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Pagosa Springs surveyed, lots auctioned

In 1885, W.S. Hickox of the Durango Land Office auctioned Pagosa Springs town lots at a public sale.

Selling Pagosa Springs town lots was somewhat complicated because people were already living on the townsite before lots were surveyed by B.H. Smith in April and May of 1883.

People had already built and were using houses and business buildings on the site since 1878, maybe earlier. Naturally, those people wondered if they would be able to keep their property or if it would be auctioned off to someone else.

Most of the earlier construction was on the east side of the river along what is now San Juan Street and Light Plant Road.

The actual one-square mile townsite had been surveyed and set aside as U.S. government property in 1881. Complicating the issue, the townsite was located within the six square-mile Fort Lewis military reservation.

Despite the complications, bidding was reported as spirited in the public auction. From 400 to 500 lots were sold, the largest number purchased by Joseph Clarke representing a Leavenworth, Kan. firm, and E. M. Taylor.

Pagosa Springs’ population at the time was estimated at about 200 people. Most people with homes and businesses in place before the auction retained their property.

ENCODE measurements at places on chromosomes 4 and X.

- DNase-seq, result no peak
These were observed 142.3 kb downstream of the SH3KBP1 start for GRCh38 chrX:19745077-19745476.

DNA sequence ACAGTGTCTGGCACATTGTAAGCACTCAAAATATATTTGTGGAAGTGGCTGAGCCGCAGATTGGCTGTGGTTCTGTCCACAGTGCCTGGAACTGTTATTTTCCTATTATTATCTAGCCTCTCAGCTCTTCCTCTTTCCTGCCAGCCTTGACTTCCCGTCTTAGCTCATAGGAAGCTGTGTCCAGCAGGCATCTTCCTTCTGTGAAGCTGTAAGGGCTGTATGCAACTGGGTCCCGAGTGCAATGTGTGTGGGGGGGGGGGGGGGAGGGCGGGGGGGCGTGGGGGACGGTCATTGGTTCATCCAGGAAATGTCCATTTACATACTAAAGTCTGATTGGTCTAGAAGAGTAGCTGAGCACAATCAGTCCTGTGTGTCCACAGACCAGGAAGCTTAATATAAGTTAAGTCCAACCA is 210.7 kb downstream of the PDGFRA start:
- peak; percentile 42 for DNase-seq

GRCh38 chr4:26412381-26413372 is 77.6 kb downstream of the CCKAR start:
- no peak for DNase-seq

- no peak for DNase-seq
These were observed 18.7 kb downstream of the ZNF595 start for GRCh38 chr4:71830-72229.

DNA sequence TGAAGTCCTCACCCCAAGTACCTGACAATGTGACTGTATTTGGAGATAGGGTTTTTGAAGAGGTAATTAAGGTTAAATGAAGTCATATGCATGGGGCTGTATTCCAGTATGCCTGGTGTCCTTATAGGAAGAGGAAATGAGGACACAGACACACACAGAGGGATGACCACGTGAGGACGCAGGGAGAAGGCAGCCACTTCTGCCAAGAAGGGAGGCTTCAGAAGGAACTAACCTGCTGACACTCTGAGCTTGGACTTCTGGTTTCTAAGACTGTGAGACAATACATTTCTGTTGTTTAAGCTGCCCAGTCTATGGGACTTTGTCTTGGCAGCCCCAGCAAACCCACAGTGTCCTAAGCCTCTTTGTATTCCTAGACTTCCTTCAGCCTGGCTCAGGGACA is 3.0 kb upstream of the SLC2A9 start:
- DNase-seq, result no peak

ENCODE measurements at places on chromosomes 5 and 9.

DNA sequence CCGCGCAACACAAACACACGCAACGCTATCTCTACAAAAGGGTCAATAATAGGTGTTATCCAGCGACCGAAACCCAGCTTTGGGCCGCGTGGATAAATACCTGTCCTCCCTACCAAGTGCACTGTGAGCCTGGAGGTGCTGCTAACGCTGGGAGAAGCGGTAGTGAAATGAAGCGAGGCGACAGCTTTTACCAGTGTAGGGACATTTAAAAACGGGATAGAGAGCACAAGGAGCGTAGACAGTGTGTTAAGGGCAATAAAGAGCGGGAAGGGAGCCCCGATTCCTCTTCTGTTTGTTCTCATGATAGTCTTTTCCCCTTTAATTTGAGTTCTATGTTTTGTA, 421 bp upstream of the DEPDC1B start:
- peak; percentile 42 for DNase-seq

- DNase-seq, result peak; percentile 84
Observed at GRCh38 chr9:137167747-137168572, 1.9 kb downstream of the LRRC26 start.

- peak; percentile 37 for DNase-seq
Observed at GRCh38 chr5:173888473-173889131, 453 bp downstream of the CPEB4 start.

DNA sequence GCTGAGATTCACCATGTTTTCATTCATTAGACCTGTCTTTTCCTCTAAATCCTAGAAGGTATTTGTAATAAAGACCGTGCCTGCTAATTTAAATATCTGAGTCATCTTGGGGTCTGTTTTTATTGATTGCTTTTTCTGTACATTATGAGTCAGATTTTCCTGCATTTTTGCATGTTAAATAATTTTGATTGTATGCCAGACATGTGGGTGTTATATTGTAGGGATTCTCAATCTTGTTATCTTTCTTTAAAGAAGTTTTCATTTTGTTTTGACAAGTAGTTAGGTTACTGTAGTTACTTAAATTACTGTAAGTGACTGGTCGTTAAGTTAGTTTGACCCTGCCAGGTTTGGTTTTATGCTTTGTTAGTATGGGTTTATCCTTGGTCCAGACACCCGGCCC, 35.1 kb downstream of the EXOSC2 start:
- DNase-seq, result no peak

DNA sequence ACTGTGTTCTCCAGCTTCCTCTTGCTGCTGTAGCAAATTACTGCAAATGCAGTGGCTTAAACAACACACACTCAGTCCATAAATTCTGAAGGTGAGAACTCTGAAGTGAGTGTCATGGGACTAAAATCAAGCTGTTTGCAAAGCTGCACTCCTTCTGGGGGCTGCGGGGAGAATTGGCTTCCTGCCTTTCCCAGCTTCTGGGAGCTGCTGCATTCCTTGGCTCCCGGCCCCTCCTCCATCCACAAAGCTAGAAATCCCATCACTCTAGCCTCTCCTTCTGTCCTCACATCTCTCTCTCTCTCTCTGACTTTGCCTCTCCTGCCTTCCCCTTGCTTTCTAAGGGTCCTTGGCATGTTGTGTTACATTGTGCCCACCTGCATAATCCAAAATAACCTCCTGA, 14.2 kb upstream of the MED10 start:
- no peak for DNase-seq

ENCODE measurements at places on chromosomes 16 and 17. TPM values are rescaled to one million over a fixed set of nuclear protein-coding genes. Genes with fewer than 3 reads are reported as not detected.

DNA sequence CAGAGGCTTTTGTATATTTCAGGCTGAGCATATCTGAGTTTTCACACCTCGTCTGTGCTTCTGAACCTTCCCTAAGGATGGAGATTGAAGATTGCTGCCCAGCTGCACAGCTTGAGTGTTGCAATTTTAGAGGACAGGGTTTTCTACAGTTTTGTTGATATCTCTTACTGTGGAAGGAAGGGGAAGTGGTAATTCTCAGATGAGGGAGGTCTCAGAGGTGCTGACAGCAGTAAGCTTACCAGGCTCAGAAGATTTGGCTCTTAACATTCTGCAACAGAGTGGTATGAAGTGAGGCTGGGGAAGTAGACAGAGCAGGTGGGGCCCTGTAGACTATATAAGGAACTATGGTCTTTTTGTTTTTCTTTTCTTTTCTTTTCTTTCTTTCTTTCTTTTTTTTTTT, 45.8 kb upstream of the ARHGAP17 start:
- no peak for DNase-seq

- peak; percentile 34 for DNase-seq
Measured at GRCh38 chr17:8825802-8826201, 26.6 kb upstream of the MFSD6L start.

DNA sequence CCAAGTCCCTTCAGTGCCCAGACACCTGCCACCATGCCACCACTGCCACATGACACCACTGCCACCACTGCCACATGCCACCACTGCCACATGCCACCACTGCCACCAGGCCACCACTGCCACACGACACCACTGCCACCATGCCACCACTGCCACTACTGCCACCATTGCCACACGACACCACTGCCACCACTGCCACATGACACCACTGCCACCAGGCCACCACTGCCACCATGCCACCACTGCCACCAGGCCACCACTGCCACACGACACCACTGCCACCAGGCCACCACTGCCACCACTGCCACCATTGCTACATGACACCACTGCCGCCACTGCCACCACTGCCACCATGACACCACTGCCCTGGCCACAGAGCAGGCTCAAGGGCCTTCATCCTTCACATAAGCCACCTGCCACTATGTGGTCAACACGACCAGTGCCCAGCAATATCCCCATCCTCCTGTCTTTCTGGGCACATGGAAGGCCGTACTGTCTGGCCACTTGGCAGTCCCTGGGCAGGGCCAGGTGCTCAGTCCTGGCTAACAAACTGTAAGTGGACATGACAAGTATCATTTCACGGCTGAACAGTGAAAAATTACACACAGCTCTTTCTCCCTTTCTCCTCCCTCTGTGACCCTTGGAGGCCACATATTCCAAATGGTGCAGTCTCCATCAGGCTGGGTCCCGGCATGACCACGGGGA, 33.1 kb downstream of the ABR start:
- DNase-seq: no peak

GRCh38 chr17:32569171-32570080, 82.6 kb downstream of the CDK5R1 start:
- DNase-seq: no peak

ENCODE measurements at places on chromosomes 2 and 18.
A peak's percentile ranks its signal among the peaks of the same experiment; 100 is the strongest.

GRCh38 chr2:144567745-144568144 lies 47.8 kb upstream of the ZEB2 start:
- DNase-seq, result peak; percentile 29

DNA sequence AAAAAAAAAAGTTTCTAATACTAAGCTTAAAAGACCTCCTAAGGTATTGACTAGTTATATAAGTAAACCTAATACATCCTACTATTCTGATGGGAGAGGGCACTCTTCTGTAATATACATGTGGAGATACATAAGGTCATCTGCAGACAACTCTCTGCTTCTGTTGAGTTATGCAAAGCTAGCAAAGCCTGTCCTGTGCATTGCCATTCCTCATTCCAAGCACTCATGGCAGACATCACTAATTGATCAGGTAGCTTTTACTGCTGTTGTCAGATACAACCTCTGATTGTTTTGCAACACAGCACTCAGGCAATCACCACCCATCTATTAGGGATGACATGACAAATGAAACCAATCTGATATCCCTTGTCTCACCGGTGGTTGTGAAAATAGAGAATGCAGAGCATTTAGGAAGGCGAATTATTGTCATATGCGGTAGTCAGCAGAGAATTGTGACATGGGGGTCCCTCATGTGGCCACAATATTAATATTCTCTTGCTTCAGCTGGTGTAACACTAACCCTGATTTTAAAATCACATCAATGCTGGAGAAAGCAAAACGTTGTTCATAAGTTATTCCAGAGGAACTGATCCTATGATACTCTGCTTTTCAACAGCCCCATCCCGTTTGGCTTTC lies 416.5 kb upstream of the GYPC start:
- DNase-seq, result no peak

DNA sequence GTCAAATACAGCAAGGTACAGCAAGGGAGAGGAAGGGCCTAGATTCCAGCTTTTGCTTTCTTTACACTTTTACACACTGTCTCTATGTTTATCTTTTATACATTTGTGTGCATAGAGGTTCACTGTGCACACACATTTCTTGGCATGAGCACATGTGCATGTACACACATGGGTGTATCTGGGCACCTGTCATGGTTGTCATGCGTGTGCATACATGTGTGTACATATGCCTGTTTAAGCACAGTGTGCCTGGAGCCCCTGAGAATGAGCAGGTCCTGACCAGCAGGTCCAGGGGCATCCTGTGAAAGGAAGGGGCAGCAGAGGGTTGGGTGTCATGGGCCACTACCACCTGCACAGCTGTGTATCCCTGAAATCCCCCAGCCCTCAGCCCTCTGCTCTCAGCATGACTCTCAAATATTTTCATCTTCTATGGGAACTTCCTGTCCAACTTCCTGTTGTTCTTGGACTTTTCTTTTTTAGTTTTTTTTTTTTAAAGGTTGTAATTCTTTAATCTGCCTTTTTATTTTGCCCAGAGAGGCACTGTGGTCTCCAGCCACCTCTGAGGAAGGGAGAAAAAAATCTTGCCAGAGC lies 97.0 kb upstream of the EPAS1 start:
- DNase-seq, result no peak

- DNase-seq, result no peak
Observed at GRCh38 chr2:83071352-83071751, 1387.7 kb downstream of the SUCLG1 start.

One of the lot purchasers was Lt. John J. Pershing, later head of U.S. forces in Europe during WW I and known as Gen. “Black Jack” Pershing. There is no record that Pershing ever visited Pagosa Springs. He likely purchased the lots while visiting Fort Lewis at Hesperus. Pershing’s lots were on Lewis Street.

Former Fort Lewis sutler W.S. Peabody was one of those earlier settlers who had built his large building on the east side of the river while supplying Fort Lewis in Pagosa Springs with needed goods. Unfortunately for Peabody, his buildings were smack dab in the middle of San Juan Street following the 1883 lot survey.

On July 20, 1886, Peabody was ordered to get his building off of the street and out of the way. A year later he leased the building to John Thompson and others and left town.

Remember, the first county officials were appointed by the Colorado governor in 1885 when the county was formed. Those appointments were contingent upon the county holding an election to choose their own officials.

That first election in the fall of 1886 set the tone for county politics which lasted for many years.

Basically, the elections produced confrontation between Anglos and Hispanics for control of the county. The first elected county commissioners were C.D. Scase, J.P. Archuleta, and J.B. Martinez. To complete the ethnic makeup of that group, we need to know that Scase was married to a Hispanic lady. The entire group were on the Hispanic side of any power issues.

In next week’s column we will report from a Del Norte newspaper on what happened next when these newly-elected officials met for the first time.

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